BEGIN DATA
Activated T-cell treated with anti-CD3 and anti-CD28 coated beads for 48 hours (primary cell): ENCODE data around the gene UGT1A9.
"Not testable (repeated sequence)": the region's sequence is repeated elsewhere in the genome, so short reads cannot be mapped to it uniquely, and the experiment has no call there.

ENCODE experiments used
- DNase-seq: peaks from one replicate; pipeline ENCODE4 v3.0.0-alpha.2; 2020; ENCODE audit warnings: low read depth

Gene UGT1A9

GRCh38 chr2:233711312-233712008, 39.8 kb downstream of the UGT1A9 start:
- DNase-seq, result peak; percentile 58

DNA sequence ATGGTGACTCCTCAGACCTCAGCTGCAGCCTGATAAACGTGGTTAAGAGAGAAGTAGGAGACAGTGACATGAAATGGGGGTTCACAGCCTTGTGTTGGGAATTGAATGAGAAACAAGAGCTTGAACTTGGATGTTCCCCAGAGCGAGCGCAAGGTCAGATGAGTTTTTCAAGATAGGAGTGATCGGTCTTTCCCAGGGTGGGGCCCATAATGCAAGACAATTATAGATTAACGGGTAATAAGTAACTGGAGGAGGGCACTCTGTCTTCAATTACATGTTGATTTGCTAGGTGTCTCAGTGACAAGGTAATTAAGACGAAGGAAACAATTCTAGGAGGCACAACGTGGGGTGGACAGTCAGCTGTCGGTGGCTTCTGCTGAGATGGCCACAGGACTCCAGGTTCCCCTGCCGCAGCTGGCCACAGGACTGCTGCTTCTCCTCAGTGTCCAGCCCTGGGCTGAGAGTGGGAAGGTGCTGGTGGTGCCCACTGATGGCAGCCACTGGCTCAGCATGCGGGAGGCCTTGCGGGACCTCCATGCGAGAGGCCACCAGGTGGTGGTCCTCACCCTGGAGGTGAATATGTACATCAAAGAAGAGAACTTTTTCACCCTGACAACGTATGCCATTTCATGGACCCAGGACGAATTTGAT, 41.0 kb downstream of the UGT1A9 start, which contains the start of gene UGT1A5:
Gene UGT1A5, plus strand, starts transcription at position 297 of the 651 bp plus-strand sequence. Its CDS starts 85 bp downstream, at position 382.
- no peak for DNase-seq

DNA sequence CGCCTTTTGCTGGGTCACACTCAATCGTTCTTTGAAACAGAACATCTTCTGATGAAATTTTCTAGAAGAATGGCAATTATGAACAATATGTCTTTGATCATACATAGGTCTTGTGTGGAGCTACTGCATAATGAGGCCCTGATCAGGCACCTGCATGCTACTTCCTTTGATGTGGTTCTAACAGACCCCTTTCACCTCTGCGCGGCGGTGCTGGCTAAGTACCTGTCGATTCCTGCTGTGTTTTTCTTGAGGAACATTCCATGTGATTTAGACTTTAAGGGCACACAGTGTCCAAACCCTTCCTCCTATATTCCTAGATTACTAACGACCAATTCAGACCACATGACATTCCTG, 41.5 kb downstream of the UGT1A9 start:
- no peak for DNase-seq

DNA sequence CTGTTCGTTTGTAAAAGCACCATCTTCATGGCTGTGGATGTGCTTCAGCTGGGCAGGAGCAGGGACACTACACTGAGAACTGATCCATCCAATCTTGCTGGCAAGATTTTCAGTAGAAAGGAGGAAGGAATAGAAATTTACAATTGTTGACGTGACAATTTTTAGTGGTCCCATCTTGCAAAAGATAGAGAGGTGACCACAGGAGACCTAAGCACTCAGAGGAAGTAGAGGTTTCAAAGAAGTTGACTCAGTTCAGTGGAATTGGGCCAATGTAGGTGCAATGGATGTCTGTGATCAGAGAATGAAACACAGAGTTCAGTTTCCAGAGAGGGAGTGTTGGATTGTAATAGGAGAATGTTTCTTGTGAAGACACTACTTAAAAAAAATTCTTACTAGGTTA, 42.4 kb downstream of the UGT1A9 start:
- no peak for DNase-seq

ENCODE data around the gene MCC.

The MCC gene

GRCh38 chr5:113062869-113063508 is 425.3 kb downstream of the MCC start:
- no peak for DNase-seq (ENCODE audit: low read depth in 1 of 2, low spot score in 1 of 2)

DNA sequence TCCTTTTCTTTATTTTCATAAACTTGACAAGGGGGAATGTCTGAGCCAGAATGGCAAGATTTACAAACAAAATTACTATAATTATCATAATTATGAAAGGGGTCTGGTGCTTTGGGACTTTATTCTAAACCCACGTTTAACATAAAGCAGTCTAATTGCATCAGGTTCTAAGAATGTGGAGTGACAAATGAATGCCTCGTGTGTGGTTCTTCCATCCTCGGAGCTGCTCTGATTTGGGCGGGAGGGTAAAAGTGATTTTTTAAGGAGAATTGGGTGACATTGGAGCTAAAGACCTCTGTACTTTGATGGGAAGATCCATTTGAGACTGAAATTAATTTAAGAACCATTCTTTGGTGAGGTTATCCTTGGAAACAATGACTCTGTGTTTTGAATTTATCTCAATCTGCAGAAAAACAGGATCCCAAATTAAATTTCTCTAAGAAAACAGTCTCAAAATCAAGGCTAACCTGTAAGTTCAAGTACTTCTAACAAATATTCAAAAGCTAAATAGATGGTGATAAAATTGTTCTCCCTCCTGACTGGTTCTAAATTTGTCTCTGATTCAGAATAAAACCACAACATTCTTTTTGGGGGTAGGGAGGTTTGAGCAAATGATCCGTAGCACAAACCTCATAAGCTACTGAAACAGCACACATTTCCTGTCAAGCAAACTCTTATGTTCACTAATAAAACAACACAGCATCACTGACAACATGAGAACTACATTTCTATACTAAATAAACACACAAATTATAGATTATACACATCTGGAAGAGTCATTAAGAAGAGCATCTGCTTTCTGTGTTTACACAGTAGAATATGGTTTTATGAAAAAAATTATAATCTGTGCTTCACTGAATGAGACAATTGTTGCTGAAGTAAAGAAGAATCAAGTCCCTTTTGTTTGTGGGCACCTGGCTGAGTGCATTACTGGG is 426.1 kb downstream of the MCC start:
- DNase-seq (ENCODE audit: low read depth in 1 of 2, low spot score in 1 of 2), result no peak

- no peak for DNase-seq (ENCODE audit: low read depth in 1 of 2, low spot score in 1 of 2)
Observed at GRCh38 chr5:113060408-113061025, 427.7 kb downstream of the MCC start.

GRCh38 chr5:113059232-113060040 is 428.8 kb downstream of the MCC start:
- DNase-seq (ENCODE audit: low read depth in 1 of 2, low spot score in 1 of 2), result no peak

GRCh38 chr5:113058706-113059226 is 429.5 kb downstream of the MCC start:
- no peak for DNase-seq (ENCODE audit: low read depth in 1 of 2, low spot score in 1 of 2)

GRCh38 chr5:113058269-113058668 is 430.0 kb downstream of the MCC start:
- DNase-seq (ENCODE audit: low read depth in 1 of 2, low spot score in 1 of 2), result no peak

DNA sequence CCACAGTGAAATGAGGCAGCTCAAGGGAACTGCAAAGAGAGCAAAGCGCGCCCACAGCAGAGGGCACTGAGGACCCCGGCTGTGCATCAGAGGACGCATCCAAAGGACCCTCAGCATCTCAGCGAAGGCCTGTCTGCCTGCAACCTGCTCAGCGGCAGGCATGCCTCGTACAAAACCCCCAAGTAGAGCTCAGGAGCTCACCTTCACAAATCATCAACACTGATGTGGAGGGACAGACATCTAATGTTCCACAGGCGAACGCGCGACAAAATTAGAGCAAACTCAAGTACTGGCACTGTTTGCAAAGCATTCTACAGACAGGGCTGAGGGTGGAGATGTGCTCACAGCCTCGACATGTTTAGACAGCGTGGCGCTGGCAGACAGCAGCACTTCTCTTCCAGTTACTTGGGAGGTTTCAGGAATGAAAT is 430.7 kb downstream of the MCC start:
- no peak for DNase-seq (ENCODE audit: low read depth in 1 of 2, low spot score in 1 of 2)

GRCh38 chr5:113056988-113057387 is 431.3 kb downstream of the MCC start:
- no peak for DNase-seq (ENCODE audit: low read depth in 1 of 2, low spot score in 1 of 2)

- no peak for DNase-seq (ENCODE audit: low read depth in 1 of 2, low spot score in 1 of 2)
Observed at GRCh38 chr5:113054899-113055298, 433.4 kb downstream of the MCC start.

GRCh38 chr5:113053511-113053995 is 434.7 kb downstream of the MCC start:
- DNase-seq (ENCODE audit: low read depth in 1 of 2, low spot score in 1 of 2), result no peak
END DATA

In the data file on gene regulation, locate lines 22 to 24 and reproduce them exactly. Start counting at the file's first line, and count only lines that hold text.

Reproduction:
Observed at GRCh38 chr5:113060408-113061025, 427.7 kb downstream of the MCC start.

GRCh38 chr5:113059232-113060040 is 428.8 kb downstream of the MCC start:
- DNase-seq (ENCODE audit: low read depth in 1 of 2, low spot score in 1 of 2), result no peak